As if Electronic Arts (NASDAQ:EA) shareholders hadn’t been beat up enough, EA stock fell another 10% on Thursday. Coupled with the 16% selloff suffered over the course of the latter half of July, EA is now down 25% for the past month and a half.
It’s certainly not the way the video game company’s investors were hoping to end their summer.
And yet, for would-be investors waiting on the sidelines — biding their time waiting for an entry point — the plunge is most definitely an open window of opportunity to step into EA stock — even if it feels like you’re catching a falling knife.
What Happened to EA Stock?
If you were looking forward to playing ‘Battlefield V’ by late October, you’re out of luck. The next iteration of the company’s popular combat-themed franchise has been delayed until Nov. 20. That’s still in time to capitalize on the all-important holiday shopping frenzy. But, it puts its release date a month after rival gamemaker Activision Blizzard (NASDAQ:ATVI) will release new versions of two of its most popular game series.
That delay also prompted Electronic Arts to lower its full-year bookings, akin to revenue, for the current fiscal year. Its previous bookings outlook of $5.55 billion was pared back to $5.2 billion, though only about $235 million of the $350 million adjustment is directly attributable to the delay of Battlefield V. The other $115 million is attributable to unfavorable foreign exchange rates.
The official statement from the company’s Chief Studios Officer, Laura Miele, explained “Tens of thousands of players have been hands on with the game so far, and we’ve been honored to receive best multiplayer awards at E3 and Gamescom. We’ve had valuable feedback from our community, and we’re going to take the time to make some final adjustments and deliver a great experience for our fans.”
Owners of EA stock, however, clearly saw the glass as half-empty rather than half-full.
The bad news clearly came at a time when Electronic Arts was dented and bruised, and less than well-positioned to shrug off such headlines.
Just a few days prior, a participant at one of its ‘Madden’ football game series’ tournaments shot ten fellow gamers, claiming the lives of two before he turned the gun on himself. EA has cancelled the rest of tournament. Though EA stock didn’t suffer a setback in response to the tragedy and most observers understand Electronic Arts’ could have done little to prevent it, the company is still connected to the event.
That news followed July’s fiscal Q1 report and Q2 guidance that was disappointing. Revenue and income both fell year-over-year, and the company’s bookings outlook for the quarter presently underway was underwhelming.
Still, Electronic Arts remains one of the biggest and most recognizable names in the video-gaming business … a business that’s getting bigger itself.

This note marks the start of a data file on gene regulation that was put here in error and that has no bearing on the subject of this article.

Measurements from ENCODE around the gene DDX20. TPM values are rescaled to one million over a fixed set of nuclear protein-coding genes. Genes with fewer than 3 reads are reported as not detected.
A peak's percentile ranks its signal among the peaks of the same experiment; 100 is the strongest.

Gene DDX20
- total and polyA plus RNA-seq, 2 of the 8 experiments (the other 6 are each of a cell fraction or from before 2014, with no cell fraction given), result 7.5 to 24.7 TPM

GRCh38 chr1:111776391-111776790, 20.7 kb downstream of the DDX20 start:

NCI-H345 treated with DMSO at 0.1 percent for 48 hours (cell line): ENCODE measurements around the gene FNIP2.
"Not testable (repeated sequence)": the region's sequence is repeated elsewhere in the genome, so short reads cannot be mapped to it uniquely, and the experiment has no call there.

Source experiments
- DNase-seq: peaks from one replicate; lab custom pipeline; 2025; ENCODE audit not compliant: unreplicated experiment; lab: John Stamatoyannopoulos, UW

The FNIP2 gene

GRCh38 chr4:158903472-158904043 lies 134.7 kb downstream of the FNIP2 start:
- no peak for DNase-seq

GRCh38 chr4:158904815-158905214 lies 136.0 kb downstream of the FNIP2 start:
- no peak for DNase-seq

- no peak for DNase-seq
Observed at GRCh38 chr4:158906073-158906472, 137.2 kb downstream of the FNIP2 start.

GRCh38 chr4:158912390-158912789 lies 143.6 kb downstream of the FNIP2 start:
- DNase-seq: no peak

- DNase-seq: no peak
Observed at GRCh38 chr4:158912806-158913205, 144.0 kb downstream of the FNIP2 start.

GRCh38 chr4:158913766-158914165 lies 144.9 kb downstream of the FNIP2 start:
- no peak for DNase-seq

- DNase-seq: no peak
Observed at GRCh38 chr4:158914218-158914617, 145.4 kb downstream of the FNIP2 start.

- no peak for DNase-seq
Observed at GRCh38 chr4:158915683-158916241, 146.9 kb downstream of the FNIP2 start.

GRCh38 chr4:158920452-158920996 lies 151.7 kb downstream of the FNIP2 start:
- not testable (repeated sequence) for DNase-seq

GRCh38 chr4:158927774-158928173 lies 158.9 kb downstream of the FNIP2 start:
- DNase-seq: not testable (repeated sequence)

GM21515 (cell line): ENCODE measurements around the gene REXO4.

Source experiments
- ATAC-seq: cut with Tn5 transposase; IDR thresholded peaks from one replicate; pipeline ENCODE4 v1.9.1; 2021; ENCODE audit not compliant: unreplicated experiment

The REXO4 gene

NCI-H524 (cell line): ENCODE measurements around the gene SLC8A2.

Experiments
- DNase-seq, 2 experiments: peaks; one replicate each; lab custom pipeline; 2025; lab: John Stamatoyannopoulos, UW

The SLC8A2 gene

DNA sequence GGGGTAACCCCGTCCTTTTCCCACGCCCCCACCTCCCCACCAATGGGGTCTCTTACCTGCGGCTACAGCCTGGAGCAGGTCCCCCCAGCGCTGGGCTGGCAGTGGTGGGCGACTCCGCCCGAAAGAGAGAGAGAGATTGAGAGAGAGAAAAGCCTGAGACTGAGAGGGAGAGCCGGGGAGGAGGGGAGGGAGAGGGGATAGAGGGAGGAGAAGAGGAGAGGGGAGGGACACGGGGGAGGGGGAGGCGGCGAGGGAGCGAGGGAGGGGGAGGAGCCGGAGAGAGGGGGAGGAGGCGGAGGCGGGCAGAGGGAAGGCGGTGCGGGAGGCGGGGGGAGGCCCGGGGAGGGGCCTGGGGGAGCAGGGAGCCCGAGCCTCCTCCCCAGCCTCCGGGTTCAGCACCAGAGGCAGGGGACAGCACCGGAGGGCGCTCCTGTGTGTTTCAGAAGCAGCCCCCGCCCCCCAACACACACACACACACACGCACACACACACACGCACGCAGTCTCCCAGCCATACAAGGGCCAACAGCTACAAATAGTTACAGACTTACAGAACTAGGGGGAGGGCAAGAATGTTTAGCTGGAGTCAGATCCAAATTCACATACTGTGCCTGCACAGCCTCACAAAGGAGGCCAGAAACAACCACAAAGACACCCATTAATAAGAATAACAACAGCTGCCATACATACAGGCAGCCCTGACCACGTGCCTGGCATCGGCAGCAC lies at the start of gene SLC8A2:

Game-industry research outfit Newzoo offered research earlier this year that video games would not only continue their unfettered steak of revenue growth for the foreseeable future, but see that growth acceleration. The outfit believes that this year’s projected revenue of $137.9 billion will grow at a compounded annual growth rate of 11% through 2021, when the gaming business should be worth just a hair more than $180 billion.
Electronic Arts along with chief rival Activision Blizzard, however, are part of only a small handful of outfits in the business in a position to turn a decent profit.
As for the delay of Battlefield V, it’s unfortunate, but not damning. The postponement will only push its revenue back to a subsequent quarter; it’s unlikely much (if any) revenue will ultimately be lost.
Indeed, the one-month delay may actually prove beneficial when all is said and done. The October release of Activision’s Red Dead Redemption 2 and Black Ops IV could have diluted sales of Battlefield V, with some would-be buyers opting not to purchase one or more of those three titles after the hype fades. By waiting another month, the excitement surrounding Activision’s games may have run its full course, setting the stage for a pre-holiday frenzy that puts Battlefield V in the spotlight all by itself.
Bottom Line for EA Stock
It’s not easy or comfortable stepping into any stock that appears to be in a freefall. And, unless an investor is committed to such a trade for the long haul, it may not be the right move.
In that Electronic Arts is one of the key leaders of a fast-growing industry though, and has proven it can broadly grow the top and bottom lines with a minimal degree of bumpiness, this pullback from EA stock is a buying opportunity despite the swell of pessimism.
As of this writing, James Brumley did not hold a position in any of the aforementioned securities. You can follow him on Twitter, at @jbrumley.